And Dr Amesh Adalja, Senior Scholar at the Johns Hopkins Center for Health Security, said there could also be a sting in the tale in a few months time – when the illness could hit countries of the opposite side of the globe more heavily, before returning to the northern hemisphere next year. There are now more than 1,000 cases of Covid-19 – the disease caused by the virus – in the USA, with at least 32 deaths.
Nevertheless, Mr Trump, speaking in Washington yesterday, sounded a confident note, predicting of the illness: “It will go away. Just stay calm.
“It will go away. Be calm. It’s really working out.
“And a lot of good things are going to happen.”
He made similar remarks days earlier, saying: “It’s going to disappear.
“One day it’s like a miracle, it will disappear.”
Mr Trump’s point was that the virus will recede in severity once the weather warms up.
Dr Adalja told Express.co.uk: “There is some reason to believe that this coronavirus, like other coronaviruses, will exhibit some seasonality in temperate climates.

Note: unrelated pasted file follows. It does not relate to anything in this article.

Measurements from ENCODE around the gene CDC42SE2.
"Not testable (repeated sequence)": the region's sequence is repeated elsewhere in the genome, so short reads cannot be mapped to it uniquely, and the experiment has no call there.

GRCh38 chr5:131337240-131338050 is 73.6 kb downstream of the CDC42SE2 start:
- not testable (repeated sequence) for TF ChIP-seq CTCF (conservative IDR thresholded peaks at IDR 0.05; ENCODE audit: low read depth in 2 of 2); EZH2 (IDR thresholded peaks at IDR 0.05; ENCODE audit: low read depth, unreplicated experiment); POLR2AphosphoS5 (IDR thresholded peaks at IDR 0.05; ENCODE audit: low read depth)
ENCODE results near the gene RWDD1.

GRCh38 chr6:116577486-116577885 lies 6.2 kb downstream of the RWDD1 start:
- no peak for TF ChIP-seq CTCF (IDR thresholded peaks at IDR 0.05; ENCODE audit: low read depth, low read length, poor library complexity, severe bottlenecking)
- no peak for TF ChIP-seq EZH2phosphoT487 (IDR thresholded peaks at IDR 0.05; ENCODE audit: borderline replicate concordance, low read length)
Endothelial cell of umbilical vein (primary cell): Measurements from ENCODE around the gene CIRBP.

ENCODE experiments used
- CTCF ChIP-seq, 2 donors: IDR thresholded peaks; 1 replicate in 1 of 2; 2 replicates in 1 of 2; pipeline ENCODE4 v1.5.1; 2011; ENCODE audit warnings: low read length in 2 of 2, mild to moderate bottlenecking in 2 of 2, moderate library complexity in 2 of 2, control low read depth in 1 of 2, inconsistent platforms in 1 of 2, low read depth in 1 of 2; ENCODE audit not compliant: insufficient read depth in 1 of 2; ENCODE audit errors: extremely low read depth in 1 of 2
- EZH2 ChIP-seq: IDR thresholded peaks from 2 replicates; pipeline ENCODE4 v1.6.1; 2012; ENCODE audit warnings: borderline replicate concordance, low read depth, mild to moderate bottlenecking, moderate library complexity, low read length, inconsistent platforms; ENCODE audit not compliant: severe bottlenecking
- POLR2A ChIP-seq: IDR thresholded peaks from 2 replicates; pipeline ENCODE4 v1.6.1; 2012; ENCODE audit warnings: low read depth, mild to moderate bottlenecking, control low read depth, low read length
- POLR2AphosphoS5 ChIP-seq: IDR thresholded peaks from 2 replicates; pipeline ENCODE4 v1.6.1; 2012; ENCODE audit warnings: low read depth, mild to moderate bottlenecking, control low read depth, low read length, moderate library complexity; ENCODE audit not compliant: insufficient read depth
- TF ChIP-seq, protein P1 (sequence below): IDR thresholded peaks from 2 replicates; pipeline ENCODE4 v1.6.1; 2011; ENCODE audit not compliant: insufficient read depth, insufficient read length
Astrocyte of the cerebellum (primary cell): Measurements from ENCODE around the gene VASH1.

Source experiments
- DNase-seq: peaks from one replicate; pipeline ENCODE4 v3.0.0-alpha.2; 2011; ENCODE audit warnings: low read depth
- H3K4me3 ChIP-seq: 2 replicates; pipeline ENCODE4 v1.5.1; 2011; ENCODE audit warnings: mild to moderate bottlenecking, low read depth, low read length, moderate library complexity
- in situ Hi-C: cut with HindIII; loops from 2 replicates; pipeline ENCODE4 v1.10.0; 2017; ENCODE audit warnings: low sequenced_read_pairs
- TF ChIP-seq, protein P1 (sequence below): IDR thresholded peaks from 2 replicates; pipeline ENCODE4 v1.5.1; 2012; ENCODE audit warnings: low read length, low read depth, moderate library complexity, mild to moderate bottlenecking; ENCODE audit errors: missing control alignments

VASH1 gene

“That means for the northern hemisphere we may see some demolition and transmission as we move through spring into summer.”
However he warned: “Of course, the opposite would be true for the southern hemisphere.”
I anticipate this to be around at least a few more months in the northern hemisphere
Dr Amesh Adalja
Assessing the longevity of what the World Health Organization today declared a global pandemic, he explained: “I anticipate this to be around at least a few more months in the northern hemisphere.
“Then I believe the transmission will be much lower in the northern hemisphere.
“However we may see increase transmission in the Southern Hemisphere.
“As there is no vaccine for this virus it will likely become endemic in human populations and return in the northern hemisphere again in the fall.”
Dr Adalja also emphasised the importance of acting now to mitigate the impact of the disease.
He said: “Protective measures could be employed to flatten the epidemic curb and allow for hospitals to cope with a lower intensity of patients over a longer period of time.”
Speaking at a press conference this afternoon, WHO director-general Dr Tedros Ghebreyesus said: “We are deeply concerned both by the alarming levels of spread and severity and by the alarming levels of inaction.
“We have therefore made the assessment that COVID-19 can be characterised as a pandemic.”
There are more than 118,000 cases in 114 countries and 4,291 people have died, Dr Ghebreyesus said, with the numbers expected to climb.
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